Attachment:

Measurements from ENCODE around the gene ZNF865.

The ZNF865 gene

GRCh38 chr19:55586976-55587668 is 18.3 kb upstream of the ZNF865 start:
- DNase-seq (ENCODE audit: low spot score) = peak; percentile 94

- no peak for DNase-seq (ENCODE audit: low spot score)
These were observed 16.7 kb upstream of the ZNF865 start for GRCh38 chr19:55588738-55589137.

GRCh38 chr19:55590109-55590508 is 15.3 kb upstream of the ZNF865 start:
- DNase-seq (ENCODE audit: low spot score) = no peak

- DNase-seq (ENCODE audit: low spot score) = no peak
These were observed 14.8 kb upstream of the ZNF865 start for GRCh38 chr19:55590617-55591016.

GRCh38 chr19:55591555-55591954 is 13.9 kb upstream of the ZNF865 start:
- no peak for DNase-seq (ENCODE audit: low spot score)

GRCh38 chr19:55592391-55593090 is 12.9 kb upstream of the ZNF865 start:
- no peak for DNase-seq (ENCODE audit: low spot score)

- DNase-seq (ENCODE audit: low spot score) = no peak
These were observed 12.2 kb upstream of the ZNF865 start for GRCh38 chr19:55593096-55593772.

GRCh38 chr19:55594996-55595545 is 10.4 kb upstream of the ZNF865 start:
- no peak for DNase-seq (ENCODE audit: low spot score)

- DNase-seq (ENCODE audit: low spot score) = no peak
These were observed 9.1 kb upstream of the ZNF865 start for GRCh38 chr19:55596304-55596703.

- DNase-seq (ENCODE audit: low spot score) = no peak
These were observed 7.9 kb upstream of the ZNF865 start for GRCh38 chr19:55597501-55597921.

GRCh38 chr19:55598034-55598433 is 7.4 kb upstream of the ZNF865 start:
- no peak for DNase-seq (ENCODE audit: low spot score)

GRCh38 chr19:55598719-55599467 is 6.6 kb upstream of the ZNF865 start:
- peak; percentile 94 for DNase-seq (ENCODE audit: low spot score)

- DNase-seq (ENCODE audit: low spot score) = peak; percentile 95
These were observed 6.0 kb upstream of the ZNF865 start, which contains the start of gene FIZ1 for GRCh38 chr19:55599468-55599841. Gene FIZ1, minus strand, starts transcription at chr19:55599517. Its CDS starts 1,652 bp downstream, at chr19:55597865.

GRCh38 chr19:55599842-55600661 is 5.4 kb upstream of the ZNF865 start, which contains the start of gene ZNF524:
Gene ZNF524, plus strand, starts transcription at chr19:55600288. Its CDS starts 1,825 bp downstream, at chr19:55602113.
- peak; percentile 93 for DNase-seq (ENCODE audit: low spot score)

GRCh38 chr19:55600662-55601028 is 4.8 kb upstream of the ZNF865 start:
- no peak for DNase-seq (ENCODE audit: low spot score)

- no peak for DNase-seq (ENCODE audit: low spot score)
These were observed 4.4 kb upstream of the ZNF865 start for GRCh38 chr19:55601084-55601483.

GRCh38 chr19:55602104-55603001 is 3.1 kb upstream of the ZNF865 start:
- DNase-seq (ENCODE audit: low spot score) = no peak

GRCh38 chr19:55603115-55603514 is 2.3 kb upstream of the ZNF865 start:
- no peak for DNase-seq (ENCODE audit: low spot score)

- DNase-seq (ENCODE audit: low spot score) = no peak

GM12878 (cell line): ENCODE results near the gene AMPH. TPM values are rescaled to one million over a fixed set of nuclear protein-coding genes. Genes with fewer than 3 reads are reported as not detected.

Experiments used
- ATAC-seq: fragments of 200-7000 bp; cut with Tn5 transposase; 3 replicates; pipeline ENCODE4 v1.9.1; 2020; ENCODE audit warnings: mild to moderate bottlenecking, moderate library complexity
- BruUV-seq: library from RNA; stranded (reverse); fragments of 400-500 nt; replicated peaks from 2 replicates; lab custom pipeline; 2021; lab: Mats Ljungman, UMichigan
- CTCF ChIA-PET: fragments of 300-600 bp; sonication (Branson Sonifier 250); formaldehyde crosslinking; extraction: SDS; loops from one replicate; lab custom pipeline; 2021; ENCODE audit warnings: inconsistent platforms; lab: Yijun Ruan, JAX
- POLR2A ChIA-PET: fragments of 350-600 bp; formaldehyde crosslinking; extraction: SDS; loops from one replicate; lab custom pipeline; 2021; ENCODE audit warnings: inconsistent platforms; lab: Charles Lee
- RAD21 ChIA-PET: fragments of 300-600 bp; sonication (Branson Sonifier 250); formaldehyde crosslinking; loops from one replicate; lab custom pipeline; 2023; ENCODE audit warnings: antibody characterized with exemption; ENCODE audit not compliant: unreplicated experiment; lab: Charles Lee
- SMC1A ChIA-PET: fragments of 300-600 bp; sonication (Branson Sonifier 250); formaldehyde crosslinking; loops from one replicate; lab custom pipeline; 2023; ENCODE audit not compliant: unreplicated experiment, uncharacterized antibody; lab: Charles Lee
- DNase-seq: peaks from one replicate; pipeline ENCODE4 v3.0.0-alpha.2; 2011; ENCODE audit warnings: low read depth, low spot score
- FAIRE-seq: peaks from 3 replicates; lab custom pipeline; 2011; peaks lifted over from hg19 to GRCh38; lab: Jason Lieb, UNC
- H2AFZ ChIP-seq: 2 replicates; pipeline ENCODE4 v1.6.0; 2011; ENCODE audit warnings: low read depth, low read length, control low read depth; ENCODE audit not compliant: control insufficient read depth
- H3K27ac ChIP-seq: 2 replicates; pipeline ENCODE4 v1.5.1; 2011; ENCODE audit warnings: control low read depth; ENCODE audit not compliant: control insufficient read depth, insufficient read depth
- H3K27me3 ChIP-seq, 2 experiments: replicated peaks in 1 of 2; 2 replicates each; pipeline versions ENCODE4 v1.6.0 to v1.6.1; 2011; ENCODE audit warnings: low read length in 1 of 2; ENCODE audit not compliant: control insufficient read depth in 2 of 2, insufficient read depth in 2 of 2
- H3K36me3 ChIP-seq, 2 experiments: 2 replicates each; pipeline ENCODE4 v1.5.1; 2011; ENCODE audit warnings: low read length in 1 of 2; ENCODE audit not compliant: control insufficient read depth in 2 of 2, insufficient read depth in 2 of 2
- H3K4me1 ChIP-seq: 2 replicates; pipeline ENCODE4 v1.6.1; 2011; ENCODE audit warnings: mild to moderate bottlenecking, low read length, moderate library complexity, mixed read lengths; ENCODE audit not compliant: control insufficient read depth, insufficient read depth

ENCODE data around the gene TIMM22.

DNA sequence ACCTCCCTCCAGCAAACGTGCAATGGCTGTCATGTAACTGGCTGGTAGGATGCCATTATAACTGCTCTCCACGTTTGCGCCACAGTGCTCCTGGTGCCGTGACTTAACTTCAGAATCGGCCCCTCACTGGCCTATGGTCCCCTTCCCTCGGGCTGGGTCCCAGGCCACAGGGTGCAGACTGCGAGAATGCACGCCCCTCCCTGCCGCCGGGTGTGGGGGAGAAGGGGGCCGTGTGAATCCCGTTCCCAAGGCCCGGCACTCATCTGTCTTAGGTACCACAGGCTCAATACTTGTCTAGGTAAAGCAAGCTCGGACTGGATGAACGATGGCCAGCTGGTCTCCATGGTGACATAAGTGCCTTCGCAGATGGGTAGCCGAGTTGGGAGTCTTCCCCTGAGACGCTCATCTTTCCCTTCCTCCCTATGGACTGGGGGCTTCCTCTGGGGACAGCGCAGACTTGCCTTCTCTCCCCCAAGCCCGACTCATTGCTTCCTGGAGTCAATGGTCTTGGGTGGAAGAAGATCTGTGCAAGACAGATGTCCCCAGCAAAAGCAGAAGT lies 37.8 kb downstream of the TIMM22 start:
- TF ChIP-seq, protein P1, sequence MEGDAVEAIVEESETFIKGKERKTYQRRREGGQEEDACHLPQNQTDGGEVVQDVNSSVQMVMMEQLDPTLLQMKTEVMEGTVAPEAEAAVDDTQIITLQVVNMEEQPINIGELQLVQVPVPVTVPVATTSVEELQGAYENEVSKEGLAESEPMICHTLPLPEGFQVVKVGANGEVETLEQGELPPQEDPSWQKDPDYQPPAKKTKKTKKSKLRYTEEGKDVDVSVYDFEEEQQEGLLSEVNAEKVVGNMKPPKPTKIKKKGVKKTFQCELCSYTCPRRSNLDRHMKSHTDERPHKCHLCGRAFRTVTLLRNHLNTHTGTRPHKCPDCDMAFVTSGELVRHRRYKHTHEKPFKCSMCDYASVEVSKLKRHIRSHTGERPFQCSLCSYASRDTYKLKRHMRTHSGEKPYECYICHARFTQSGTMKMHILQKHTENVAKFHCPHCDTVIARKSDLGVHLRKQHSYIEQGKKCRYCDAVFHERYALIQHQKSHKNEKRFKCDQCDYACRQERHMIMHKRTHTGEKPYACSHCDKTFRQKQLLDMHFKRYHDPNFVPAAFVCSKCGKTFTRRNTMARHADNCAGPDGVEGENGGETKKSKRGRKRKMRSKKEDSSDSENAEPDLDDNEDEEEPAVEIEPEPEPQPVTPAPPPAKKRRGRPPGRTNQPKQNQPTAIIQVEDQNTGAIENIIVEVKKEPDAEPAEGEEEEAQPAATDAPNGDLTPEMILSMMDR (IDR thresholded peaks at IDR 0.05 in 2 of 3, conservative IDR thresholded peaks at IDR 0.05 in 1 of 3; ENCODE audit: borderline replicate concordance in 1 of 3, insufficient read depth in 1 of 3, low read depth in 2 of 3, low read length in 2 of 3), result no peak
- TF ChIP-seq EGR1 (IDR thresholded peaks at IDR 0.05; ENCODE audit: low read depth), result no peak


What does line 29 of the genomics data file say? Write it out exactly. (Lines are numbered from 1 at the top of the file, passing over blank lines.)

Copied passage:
GRCh38 chr19:55599842-55600661 is 5.4 kb upstream of the ZNF865 start, which contains the start of gene ZNF524: